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17 Best Places To See The Solar Eclipse In New York City

Ninety-nine years ago, there was a landmark total solar eclipse in New York City. It split the city into two—the haves and the have-nots—with those to the north of 96th Street glimpsing a totally eclipsed sun and those to the south merely seeing a partial eclipse.

You’ll hear a lot from the eclipse-illiterate about New York City’s “90% coverage” and even “90% totality.” That’s like being 90% pregnant—impossible. Does not exist. On Monday, April 8, a 90% partial solar eclipse will be visible to the citizens of New York—and zero totality—with the event due to begin at 2:10 p.m. EDT and end at 4:36 p.m. EDT.

At the peak of the event—at precisely 3:25 p.m. EDT—the sun will be just shy of 90% eclipsed by the moon.

That’s a sight worth seeing—but you’ll need an open view because the eclipse will happen in the southwestern sky, beginning when 53 degrees up and reducing to 31 degrees. That’s either side of about halfway up between horizon and overhead.

Here’s where to watch in New York City.

MORE FROM FORBES35 Events For New York’s First Total Solar Eclipse For 99 Years

Go West For Totality, Stay Put For A Partial

This time, the action happens in western New York, where the likes of Buffalo, Niagara Falls, Rochester, Watertown and the Adirondacks are crossed by the path of totality. New York City itself will next see totality on May 1, 2079.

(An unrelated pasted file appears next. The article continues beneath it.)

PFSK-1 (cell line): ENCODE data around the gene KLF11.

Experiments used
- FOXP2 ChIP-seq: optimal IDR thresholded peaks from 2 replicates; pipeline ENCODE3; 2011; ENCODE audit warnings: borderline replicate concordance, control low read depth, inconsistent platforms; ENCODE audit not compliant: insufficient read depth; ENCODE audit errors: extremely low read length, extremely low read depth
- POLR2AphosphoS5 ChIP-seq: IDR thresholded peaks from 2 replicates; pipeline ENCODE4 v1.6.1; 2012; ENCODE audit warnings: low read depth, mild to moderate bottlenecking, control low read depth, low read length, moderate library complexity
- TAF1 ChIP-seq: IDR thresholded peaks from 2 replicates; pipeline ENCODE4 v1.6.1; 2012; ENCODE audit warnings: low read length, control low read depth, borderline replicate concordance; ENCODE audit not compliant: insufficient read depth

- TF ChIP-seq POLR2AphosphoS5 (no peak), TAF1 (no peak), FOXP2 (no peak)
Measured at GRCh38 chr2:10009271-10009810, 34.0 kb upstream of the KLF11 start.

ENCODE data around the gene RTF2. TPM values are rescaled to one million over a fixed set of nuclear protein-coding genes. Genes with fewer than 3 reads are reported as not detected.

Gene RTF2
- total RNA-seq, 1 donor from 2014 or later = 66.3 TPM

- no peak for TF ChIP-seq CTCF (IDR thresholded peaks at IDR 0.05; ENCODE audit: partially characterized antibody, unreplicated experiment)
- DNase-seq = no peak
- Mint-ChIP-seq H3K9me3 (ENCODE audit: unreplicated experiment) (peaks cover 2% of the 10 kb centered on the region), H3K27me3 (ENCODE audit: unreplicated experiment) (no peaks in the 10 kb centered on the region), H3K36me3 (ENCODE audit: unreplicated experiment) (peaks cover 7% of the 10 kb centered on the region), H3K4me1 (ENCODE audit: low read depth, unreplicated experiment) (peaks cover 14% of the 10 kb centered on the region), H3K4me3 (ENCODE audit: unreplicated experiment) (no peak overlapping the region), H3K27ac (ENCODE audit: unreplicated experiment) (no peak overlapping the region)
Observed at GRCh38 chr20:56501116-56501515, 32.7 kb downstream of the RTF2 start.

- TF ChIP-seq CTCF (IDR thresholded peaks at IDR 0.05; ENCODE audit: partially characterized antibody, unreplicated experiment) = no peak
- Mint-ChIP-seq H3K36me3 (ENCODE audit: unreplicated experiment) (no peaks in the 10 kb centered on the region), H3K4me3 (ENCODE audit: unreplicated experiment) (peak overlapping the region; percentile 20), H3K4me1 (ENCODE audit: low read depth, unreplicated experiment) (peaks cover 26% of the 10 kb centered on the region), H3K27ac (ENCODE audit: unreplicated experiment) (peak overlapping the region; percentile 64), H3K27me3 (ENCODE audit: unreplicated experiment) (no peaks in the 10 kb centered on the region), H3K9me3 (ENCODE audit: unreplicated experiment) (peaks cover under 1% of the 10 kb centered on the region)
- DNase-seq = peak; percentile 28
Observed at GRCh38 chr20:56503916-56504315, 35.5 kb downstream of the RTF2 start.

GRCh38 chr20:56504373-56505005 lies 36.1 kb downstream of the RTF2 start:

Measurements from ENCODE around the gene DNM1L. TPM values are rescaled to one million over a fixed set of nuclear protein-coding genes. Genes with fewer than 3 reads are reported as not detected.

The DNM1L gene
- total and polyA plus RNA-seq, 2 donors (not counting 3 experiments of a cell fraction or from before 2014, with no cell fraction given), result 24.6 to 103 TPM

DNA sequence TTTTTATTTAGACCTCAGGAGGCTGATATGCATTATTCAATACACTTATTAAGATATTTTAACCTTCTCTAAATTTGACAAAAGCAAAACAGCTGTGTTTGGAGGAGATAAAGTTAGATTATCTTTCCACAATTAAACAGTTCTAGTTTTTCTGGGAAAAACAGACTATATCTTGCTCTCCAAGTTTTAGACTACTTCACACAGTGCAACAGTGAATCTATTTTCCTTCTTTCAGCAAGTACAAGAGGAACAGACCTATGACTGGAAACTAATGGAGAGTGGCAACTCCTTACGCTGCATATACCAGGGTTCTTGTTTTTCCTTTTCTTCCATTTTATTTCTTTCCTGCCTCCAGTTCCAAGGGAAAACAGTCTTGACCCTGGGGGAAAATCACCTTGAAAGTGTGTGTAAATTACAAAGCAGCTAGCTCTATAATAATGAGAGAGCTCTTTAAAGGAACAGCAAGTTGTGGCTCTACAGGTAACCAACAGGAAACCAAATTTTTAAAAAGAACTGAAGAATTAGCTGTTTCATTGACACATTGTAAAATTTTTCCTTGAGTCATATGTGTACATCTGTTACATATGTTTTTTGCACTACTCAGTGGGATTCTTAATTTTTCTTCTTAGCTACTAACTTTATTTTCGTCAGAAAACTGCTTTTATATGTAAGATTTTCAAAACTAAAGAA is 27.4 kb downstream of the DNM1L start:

If you can, head north or west to see the sight of your lives—the sun’s corona with your naked eyes during a total solar eclipse. If you can’t travel, here’s are some places with observing events for the partial solar eclipse in New York City:

New York Parks To View The Partial Solar Eclipse

Organized events aside, there are many other great places to view the partial eclipse, many of them suggested by this post by NYC Parks before an eclipse in 2017:

  • The Parade Ground at Van Cortlandt Park, Bronx
  • Sunset Park, Brooklyn
  • American Veterans Memorial Pier, Brooklyn
  • The Battery, Manhattan
  • Sheep Meadow in Central Park, Manhattan
  • Flushing Meadows Corona Park, Queens
  • MacNeil Park, Queens
  • Conference House Park, Staten Island
  • Faber Park, Staten Island

Wear Eclipse Glasses

Solar eclipse glasses will be necessary throughout the event (though there’s a 60% chance of clouds). If you can’t find any, NYC Parks is advertising its Hands-on History: Eye on the Sky event at King Manor Museum, Queens, on April 6 where you’ll be taught to make an emergency solar eclipse viewer.

For the latest on all aspects of April 8’s total solar eclipse in North America, check my main feed for new articles each day.

Wishing you clear skies and wide eyes.

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